Workshop Proceedings(145.56 KB)
- Session I: Initiatives by the Ministries for addressing the DLDD Challenge 12(594.96 KB)
- Session II: Biophysical Estimates(4.33 MB)
- Session III: Economic Estimates & Valuation(56.60 KB)
- Session V: Criteria Indicators for Site Selection(747.10 KB)
World Day to Combat Desertification
World Day to Combat Desertification,2016
The World Day to Combat Desertification is annually observed on 17th June with an aim to strengthen the visibility of the dry lands issue and to highlight the need to curb desertification process.
The theme of WDCD 2016 celebration was “Inclusive cooperation for achieving Land degradation Neutrality” with a very emphatic and compelling slogan “Protect Earth. Restore Land. Engage People.” This slogan clearly emphasizes on the importance of comprehensive participation and cooperation of the people in working towards achieving Land Degradation Neutrality. Though land is a valuable and limited natural resource, it has been an overlooked component in sustainable development for years. It is time we change this, and therefore the clear emphasis should be on importance of inclusive cooperation to restore and rehabilitate degraded land and contribute towards achieving the overall Sustainable Development Goals.
WDCD had been celebrated for past many years by the Ministry with an active support/participation of the line ministries and other scientific organizations. This year WDCD was organized by the Ministry of Environment, Forest and Climate Change (MoEFCC) at Arid Forest Research Institute (AFRI), Jodhpur. A series of events involving schools children, farmers, members of forest and management committee, scientific communities, government officials and non-government organizations were organized on the occasion.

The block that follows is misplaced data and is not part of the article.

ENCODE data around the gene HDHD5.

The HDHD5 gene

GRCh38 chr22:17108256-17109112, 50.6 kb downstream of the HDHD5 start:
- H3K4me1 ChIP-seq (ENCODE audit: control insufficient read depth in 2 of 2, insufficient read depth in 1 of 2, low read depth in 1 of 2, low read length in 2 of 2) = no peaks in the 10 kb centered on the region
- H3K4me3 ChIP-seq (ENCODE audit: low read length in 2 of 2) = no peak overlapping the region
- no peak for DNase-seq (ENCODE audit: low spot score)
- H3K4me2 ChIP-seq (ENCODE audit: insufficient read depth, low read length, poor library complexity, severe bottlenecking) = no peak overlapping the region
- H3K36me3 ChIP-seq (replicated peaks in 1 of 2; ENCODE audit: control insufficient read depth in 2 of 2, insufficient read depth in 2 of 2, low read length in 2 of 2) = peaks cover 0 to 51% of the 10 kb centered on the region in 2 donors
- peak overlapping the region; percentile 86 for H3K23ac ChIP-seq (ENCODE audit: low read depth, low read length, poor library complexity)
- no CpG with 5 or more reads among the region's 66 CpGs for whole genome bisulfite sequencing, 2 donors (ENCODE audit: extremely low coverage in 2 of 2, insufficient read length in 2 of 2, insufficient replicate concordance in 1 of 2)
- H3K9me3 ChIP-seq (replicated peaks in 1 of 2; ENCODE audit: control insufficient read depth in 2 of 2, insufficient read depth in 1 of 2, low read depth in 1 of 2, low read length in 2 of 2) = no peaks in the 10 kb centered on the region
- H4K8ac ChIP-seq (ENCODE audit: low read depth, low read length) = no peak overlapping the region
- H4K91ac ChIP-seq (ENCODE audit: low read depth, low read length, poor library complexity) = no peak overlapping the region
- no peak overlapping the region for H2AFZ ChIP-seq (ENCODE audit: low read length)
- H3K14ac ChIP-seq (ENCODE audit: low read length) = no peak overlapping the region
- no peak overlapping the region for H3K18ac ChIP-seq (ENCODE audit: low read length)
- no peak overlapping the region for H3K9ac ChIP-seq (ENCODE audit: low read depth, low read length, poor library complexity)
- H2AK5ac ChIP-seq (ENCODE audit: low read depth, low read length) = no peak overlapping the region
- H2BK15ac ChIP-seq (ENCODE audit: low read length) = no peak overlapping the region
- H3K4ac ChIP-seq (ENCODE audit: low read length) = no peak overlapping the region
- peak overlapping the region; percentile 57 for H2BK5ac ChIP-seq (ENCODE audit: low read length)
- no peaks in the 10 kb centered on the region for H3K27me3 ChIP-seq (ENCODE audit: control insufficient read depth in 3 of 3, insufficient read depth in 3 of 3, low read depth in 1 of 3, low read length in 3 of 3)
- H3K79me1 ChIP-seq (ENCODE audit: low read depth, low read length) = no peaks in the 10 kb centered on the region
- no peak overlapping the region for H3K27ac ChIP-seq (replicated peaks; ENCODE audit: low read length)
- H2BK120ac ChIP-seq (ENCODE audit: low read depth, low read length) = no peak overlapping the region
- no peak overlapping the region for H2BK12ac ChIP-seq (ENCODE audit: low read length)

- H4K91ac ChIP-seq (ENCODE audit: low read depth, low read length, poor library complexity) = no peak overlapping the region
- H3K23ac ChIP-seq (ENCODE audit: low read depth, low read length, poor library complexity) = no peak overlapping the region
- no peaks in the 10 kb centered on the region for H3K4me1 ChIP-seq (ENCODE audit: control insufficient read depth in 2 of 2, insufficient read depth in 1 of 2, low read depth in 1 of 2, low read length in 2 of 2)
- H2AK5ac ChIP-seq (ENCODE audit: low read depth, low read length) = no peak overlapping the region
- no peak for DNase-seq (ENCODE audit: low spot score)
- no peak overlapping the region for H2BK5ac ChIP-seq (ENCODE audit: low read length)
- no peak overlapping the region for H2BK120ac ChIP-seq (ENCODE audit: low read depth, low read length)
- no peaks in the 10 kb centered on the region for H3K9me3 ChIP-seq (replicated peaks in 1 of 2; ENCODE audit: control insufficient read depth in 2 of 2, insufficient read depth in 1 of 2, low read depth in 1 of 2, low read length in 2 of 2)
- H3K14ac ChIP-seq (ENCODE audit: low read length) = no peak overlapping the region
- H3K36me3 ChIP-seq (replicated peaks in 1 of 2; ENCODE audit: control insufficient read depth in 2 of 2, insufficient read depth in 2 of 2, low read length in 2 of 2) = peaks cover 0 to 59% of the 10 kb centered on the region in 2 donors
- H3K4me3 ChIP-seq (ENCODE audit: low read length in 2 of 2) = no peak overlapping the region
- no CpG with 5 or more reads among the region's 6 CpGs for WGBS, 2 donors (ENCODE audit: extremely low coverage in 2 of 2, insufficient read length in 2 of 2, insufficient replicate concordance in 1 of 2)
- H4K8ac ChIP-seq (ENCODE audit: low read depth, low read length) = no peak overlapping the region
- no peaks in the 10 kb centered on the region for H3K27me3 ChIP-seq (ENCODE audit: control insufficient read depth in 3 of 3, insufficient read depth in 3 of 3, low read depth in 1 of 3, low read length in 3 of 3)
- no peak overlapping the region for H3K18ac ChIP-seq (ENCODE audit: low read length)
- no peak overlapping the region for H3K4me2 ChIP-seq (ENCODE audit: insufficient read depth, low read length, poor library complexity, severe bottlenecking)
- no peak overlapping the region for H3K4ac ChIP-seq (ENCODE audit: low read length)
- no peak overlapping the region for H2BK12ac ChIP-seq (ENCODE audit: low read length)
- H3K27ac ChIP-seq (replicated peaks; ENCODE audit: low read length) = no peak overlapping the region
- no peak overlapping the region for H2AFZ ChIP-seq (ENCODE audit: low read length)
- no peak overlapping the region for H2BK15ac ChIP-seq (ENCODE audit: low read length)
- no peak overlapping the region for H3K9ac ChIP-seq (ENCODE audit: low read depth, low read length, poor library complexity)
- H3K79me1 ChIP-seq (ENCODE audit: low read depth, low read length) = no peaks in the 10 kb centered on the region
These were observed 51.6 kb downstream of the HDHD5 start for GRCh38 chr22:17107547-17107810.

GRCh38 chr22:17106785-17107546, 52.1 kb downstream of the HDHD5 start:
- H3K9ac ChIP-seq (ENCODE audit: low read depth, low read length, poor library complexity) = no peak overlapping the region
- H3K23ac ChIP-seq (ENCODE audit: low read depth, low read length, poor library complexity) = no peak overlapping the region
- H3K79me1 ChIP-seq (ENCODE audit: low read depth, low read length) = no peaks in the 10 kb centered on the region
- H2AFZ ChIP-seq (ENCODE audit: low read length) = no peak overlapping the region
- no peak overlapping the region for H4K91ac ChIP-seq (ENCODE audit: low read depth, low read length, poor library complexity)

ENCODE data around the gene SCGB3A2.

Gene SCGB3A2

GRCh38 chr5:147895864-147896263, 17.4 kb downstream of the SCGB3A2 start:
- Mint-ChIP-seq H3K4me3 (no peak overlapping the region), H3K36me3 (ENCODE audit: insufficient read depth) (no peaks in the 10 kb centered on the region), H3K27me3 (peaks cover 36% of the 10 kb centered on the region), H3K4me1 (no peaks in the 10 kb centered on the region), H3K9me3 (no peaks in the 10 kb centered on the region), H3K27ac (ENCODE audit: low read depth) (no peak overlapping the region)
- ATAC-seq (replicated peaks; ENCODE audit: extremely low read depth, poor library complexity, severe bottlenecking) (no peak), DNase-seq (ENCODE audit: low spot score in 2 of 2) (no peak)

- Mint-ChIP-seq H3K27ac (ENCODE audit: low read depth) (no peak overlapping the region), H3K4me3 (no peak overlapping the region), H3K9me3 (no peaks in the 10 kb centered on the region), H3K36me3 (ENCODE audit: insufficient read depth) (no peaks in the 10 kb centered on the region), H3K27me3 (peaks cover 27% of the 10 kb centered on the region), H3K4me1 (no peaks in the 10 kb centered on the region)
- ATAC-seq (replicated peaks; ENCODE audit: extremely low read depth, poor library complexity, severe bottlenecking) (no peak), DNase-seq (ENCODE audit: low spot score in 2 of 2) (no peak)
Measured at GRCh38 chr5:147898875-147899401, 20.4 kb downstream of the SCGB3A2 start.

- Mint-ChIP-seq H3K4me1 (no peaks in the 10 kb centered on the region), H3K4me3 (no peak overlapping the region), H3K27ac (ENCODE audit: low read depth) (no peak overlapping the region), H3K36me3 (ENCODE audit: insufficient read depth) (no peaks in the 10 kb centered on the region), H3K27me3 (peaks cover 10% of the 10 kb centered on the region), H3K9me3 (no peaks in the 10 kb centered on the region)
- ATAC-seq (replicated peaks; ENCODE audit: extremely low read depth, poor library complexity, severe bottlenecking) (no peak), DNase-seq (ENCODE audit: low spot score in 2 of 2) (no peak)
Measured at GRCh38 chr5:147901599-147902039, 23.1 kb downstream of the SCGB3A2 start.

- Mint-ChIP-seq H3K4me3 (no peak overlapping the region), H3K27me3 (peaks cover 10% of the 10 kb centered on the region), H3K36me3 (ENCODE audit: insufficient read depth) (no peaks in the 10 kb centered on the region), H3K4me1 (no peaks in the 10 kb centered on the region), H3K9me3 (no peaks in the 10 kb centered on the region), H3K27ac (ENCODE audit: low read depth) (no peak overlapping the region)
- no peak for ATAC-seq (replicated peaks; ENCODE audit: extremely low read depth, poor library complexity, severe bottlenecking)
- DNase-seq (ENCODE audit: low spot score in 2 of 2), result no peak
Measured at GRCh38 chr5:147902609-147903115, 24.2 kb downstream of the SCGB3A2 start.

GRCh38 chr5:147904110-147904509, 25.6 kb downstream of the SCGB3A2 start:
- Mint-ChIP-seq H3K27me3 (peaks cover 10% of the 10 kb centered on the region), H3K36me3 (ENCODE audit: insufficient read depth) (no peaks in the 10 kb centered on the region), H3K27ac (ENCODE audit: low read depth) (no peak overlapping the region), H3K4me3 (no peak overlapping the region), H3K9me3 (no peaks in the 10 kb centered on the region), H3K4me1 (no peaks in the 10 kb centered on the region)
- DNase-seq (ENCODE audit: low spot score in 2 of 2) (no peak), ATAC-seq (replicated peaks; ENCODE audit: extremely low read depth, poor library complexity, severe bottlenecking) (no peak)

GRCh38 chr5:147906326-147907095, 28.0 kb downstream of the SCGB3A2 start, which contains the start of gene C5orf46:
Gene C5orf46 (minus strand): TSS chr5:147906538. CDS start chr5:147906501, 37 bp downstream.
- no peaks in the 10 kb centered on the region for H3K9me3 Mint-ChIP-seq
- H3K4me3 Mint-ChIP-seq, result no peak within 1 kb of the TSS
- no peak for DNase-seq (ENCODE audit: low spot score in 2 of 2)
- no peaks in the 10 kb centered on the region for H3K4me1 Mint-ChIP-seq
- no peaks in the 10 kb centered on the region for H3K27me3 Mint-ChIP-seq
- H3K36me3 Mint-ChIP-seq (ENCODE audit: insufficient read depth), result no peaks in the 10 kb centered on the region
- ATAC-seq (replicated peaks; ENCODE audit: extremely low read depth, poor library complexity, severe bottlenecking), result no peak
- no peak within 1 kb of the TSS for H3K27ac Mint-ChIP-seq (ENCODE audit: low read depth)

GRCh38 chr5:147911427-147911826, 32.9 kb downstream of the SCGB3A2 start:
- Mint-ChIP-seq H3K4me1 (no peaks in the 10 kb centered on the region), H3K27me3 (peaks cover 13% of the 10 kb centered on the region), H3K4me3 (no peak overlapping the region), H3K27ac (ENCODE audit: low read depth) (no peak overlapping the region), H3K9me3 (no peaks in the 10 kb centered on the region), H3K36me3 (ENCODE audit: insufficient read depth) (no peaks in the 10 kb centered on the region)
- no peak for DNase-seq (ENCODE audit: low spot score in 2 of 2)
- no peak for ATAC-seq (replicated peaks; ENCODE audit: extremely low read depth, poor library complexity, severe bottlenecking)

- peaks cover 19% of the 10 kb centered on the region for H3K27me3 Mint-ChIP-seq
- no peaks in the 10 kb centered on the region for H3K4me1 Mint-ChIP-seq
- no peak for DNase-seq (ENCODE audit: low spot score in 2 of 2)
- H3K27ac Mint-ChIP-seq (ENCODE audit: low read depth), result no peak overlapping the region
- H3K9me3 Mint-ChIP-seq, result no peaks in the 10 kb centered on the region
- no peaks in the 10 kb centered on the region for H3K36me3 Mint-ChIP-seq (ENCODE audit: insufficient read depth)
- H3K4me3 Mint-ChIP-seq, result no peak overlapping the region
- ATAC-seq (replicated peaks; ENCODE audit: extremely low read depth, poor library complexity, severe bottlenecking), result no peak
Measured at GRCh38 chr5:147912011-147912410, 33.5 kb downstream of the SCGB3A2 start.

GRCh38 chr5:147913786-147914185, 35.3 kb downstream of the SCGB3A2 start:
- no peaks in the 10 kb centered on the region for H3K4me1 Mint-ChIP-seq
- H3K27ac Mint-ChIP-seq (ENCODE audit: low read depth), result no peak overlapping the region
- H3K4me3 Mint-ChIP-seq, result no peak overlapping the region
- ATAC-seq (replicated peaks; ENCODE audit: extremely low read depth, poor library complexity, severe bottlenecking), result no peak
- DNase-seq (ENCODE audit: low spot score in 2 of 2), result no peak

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World Day to Combat Desertification,2015
The World Day to Combat Desertification (WDCD) is observed worldwide every year on 17th June, since 1995. In 1994, the United Nations General Assembly declared June 17 the “World Day to Combat Desertification and Drought” (General Assembly Resolution A/RES/49/115) to promote public awareness of the issue relating to international cooperation to combat desertification and effects of drought. Since then, Parties to the Convention, organizations of the United Nations System, international and non-governmental organizations and other interested stakeholders have marked this particular day with a series of outreach activities worldwide. This is a unique occasion to remind everybody that desertification can be effectively tackled through strengthened community participation and cooperation at all levels.
The theme for this year’s celebration is “Attainment of food security for all through sustainable food systems” and the slogan for 2015 WDCD ‘No such thing as a free lunch. Invest in healthy soil advocates a multi-faceted approach for tackling hunger – from economic development, nutritional intake to managing natural disasters.
On the occasion of WDCD 2015, the Ministry of Environment, Forest and Climate Change (MoEFCC) organized a series of events involving schools children, practitioners, multi-lateral & bi-lateral agencies and private sector at the Indira Paryavaran Bhawan, New Delhi.